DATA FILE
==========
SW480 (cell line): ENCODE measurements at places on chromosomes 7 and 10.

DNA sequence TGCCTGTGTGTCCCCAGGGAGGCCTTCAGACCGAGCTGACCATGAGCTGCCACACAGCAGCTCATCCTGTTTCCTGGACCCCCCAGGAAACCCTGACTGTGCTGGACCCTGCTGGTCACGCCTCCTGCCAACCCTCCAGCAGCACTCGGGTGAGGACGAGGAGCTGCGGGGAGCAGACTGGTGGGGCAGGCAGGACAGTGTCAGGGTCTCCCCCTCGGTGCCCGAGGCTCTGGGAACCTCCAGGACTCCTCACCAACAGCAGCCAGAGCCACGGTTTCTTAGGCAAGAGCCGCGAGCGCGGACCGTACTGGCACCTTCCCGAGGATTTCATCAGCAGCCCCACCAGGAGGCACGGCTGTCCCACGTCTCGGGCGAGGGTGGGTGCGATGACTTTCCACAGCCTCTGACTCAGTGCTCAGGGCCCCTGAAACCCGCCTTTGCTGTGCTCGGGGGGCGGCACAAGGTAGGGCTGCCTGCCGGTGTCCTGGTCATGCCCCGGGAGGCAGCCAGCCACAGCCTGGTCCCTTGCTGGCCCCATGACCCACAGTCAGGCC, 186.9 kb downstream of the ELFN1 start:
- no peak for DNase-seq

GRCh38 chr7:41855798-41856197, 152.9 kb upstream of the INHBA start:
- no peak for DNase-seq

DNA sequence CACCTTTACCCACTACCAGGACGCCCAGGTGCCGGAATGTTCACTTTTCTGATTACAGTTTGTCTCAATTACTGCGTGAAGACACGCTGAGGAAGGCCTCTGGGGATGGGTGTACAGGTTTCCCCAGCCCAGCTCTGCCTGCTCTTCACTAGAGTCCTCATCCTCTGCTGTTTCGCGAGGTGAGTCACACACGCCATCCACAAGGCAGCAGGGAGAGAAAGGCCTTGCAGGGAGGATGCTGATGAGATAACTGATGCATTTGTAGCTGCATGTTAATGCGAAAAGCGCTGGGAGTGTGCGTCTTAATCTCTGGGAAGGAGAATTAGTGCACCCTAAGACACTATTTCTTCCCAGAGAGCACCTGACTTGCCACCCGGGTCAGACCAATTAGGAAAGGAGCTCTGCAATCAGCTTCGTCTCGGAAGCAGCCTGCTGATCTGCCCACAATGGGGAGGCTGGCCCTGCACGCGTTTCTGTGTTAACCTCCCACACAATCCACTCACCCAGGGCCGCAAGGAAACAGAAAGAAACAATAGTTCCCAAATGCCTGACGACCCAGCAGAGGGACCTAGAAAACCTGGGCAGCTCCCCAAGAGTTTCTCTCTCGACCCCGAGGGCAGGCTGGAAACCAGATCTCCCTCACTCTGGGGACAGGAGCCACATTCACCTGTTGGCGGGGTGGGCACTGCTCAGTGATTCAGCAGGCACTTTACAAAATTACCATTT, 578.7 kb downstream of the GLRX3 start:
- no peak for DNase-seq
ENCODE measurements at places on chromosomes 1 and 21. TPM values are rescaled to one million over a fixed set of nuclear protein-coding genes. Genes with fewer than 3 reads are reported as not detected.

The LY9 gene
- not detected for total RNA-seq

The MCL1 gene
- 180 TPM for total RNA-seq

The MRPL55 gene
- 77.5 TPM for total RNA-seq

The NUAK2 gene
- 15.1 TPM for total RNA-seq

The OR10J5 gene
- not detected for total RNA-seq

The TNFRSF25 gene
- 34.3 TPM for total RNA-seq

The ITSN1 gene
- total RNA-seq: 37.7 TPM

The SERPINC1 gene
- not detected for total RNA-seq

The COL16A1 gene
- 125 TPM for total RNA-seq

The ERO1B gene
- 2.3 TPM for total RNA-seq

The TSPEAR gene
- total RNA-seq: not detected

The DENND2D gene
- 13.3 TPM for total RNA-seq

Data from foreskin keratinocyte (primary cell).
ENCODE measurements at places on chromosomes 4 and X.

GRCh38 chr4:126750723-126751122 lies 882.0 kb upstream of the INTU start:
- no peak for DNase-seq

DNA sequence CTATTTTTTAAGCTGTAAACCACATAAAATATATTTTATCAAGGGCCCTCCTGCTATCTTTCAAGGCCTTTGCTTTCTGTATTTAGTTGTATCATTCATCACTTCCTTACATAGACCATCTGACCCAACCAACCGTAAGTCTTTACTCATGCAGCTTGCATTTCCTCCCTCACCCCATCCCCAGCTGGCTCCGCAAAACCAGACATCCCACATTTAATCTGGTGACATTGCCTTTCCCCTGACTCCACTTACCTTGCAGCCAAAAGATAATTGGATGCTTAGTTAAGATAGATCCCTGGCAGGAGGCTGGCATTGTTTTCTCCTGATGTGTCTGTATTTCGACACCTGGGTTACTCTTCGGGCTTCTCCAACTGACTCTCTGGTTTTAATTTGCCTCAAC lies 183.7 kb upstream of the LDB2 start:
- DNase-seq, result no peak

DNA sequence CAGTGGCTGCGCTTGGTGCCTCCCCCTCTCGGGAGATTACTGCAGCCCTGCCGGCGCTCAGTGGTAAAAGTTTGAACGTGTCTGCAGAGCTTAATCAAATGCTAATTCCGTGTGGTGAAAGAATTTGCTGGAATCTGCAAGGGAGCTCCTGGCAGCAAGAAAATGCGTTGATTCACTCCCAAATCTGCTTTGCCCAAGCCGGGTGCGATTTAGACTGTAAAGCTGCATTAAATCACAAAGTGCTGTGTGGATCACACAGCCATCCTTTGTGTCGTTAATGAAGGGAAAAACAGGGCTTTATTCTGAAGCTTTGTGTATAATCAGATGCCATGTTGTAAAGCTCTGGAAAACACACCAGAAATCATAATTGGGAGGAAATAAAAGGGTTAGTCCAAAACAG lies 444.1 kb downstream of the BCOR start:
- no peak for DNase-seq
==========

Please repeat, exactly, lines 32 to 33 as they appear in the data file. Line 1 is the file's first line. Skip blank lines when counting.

- 13.3 TPM for total RNA-seq

Data from foreskin keratinocyte (primary cell).